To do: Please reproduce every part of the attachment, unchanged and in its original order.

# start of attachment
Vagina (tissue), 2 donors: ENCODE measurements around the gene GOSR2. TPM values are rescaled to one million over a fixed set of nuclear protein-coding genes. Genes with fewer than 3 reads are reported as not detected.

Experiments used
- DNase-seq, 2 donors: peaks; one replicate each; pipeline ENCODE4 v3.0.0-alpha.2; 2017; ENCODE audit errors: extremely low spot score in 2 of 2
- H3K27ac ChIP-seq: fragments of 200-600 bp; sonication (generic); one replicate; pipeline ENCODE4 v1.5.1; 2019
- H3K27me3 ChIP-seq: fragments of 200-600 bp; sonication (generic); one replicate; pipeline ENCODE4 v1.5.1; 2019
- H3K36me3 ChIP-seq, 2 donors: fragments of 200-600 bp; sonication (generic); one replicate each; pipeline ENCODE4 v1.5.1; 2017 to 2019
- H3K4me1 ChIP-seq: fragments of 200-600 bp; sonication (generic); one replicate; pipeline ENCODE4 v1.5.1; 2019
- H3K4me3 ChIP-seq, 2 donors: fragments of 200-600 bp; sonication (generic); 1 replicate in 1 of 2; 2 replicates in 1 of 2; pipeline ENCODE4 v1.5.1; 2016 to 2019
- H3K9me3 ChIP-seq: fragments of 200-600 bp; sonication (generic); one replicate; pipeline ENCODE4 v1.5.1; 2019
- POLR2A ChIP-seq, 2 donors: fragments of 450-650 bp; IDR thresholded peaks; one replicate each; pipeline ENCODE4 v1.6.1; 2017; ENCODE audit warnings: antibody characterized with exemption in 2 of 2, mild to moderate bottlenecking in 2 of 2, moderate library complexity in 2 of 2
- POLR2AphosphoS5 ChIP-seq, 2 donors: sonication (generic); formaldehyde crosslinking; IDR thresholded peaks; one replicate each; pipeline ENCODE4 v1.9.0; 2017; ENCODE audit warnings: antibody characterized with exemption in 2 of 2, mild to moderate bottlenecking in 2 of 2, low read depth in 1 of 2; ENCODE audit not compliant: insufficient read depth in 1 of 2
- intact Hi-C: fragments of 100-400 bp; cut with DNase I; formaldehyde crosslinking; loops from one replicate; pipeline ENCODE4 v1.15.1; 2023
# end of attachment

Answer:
Vagina (tissue), 2 donors: ENCODE measurements around the gene GOSR2. TPM values are rescaled to one million over a fixed set of nuclear protein-coding genes. Genes with fewer than 3 reads are reported as not detected.

Experiments used
- DNase-seq, 2 donors: peaks; one replicate each; pipeline ENCODE4 v3.0.0-alpha.2; 2017; ENCODE audit errors: extremely low spot score in 2 of 2
- H3K27ac ChIP-seq: fragments of 200-600 bp; sonication (generic); one replicate; pipeline ENCODE4 v1.5.1; 2019
- H3K27me3 ChIP-seq: fragments of 200-600 bp; sonication (generic); one replicate; pipeline ENCODE4 v1.5.1; 2019
- H3K36me3 ChIP-seq, 2 donors: fragments of 200-600 bp; sonication (generic); one replicate each; pipeline ENCODE4 v1.5.1; 2017 to 2019
- H3K4me1 ChIP-seq: fragments of 200-600 bp; sonication (generic); one replicate; pipeline ENCODE4 v1.5.1; 2019
- H3K4me3 ChIP-seq, 2 donors: fragments of 200-600 bp; sonication (generic); 1 replicate in 1 of 2; 2 replicates in 1 of 2; pipeline ENCODE4 v1.5.1; 2016 to 2019
- H3K9me3 ChIP-seq: fragments of 200-600 bp; sonication (generic); one replicate; pipeline ENCODE4 v1.5.1; 2019
- POLR2A ChIP-seq, 2 donors: fragments of 450-650 bp; IDR thresholded peaks; one replicate each; pipeline ENCODE4 v1.6.1; 2017; ENCODE audit warnings: antibody characterized with exemption in 2 of 2, mild to moderate bottlenecking in 2 of 2, moderate library complexity in 2 of 2
- POLR2AphosphoS5 ChIP-seq, 2 donors: sonication (generic); formaldehyde crosslinking; IDR thresholded peaks; one replicate each; pipeline ENCODE4 v1.9.0; 2017; ENCODE audit warnings: antibody characterized with exemption in 2 of 2, mild to moderate bottlenecking in 2 of 2, low read depth in 1 of 2; ENCODE audit not compliant: insufficient read depth in 1 of 2
- intact Hi-C: fragments of 100-400 bp; cut with DNase I; formaldehyde crosslinking; loops from one replicate; pipeline ENCODE4 v1.15.1; 2023